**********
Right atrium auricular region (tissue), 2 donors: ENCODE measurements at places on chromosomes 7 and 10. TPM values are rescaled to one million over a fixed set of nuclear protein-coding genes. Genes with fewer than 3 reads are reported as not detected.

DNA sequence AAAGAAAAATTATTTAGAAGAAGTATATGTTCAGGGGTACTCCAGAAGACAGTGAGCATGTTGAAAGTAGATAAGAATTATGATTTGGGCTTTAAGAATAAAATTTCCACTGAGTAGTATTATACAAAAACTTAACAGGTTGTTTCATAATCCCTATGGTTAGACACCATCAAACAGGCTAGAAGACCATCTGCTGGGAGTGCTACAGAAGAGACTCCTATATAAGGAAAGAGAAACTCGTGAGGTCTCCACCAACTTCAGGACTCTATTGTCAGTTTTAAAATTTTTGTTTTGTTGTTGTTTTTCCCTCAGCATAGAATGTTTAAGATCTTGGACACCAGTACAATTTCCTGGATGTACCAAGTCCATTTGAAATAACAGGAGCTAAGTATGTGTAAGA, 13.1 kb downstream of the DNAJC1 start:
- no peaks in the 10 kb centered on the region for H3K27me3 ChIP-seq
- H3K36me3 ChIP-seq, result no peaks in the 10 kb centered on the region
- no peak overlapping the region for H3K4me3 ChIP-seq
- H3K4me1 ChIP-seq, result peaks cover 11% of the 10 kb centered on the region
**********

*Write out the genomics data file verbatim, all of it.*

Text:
Right atrium auricular region (tissue), 2 donors: ENCODE measurements at places on chromosomes 7 and 10. TPM values are rescaled to one million over a fixed set of nuclear protein-coding genes. Genes with fewer than 3 reads are reported as not detected.

DNA sequence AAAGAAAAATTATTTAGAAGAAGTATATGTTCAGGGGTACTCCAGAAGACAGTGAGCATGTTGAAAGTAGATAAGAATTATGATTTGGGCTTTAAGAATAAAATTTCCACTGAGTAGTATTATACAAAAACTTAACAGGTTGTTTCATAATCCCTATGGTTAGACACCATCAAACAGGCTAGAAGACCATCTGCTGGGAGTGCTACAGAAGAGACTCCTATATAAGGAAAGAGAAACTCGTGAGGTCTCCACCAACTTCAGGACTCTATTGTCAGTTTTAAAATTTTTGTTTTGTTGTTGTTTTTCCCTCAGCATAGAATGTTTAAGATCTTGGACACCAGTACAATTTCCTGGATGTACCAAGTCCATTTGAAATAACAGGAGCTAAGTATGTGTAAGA, 13.1 kb downstream of the DNAJC1 start:
- no peaks in the 10 kb centered on the region for H3K27me3 ChIP-seq
- H3K36me3 ChIP-seq, result no peaks in the 10 kb centered on the region
- no peak overlapping the region for H3K4me3 ChIP-seq
- H3K4me1 ChIP-seq, result peaks cover 11% of the 10 kb centered on the region